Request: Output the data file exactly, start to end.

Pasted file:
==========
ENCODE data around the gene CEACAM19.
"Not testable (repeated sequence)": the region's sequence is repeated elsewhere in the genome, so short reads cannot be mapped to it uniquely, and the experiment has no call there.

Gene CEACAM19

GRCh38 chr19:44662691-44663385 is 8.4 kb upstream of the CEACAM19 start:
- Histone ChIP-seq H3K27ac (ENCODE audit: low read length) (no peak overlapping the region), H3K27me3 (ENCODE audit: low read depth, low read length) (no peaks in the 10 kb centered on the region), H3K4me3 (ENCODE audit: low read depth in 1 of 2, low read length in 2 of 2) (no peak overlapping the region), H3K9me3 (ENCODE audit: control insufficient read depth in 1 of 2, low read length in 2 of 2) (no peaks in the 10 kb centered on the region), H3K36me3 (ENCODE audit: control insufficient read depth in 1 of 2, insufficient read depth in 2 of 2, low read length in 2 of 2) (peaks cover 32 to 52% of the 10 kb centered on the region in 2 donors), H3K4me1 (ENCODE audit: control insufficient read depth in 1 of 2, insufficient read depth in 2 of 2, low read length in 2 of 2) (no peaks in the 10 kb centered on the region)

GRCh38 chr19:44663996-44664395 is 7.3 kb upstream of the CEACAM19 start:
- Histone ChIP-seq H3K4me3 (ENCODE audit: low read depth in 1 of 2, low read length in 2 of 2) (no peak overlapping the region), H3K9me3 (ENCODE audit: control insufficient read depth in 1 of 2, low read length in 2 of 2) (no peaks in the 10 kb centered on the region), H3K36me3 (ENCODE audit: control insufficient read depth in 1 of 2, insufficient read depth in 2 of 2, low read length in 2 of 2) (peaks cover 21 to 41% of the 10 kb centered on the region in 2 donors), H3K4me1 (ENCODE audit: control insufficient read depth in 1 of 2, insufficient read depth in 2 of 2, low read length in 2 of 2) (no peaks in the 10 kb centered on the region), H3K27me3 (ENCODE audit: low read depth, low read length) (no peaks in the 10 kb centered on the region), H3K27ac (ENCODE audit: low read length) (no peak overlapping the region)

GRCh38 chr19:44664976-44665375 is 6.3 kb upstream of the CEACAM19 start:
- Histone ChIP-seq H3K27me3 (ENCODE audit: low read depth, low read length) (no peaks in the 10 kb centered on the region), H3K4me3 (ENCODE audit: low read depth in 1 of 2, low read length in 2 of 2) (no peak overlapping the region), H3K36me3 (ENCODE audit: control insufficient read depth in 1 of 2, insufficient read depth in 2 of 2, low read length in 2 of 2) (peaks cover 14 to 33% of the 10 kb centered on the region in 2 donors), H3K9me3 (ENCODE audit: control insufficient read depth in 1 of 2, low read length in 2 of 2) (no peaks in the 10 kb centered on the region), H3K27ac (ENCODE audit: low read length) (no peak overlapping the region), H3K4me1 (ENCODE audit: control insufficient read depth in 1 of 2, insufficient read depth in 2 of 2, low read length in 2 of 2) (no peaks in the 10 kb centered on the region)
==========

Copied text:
ENCODE data around the gene CEACAM19.
"Not testable (repeated sequence)": the region's sequence is repeated elsewhere in the genome, so short reads cannot be mapped to it uniquely, and the experiment has no call there.

Gene CEACAM19

GRCh38 chr19:44662691-44663385 is 8.4 kb upstream of the CEACAM19 start:
- Histone ChIP-seq H3K27ac (ENCODE audit: low read length) (no peak overlapping the region), H3K27me3 (ENCODE audit: low read depth, low read length) (no peaks in the 10 kb centered on the region), H3K4me3 (ENCODE audit: low read depth in 1 of 2, low read length in 2 of 2) (no peak overlapping the region), H3K9me3 (ENCODE audit: control insufficient read depth in 1 of 2, low read length in 2 of 2) (no peaks in the 10 kb centered on the region), H3K36me3 (ENCODE audit: control insufficient read depth in 1 of 2, insufficient read depth in 2 of 2, low read length in 2 of 2) (peaks cover 32 to 52% of the 10 kb centered on the region in 2 donors), H3K4me1 (ENCODE audit: control insufficient read depth in 1 of 2, insufficient read depth in 2 of 2, low read length in 2 of 2) (no peaks in the 10 kb centered on the region)

GRCh38 chr19:44663996-44664395 is 7.3 kb upstream of the CEACAM19 start:
- Histone ChIP-seq H3K4me3 (ENCODE audit: low read depth in 1 of 2, low read length in 2 of 2) (no peak overlapping the region), H3K9me3 (ENCODE audit: control insufficient read depth in 1 of 2, low read length in 2 of 2) (no peaks in the 10 kb centered on the region), H3K36me3 (ENCODE audit: control insufficient read depth in 1 of 2, insufficient read depth in 2 of 2, low read length in 2 of 2) (peaks cover 21 to 41% of the 10 kb centered on the region in 2 donors), H3K4me1 (ENCODE audit: control insufficient read depth in 1 of 2, insufficient read depth in 2 of 2, low read length in 2 of 2) (no peaks in the 10 kb centered on the region), H3K27me3 (ENCODE audit: low read depth, low read length) (no peaks in the 10 kb centered on the region), H3K27ac (ENCODE audit: low read length) (no peak overlapping the region)

GRCh38 chr19:44664976-44665375 is 6.3 kb upstream of the CEACAM19 start:
- Histone ChIP-seq H3K27me3 (ENCODE audit: low read depth, low read length) (no peaks in the 10 kb centered on the region), H3K4me3 (ENCODE audit: low read depth in 1 of 2, low read length in 2 of 2) (no peak overlapping the region), H3K36me3 (ENCODE audit: control insufficient read depth in 1 of 2, insufficient read depth in 2 of 2, low read length in 2 of 2) (peaks cover 14 to 33% of the 10 kb centered on the region in 2 donors), H3K9me3 (ENCODE audit: control insufficient read depth in 1 of 2, low read length in 2 of 2) (no peaks in the 10 kb centered on the region), H3K27ac (ENCODE audit: low read length) (no peak overlapping the region), H3K4me1 (ENCODE audit: control insufficient read depth in 1 of 2, insufficient read depth in 2 of 2, low read length in 2 of 2) (no peaks in the 10 kb centered on the region)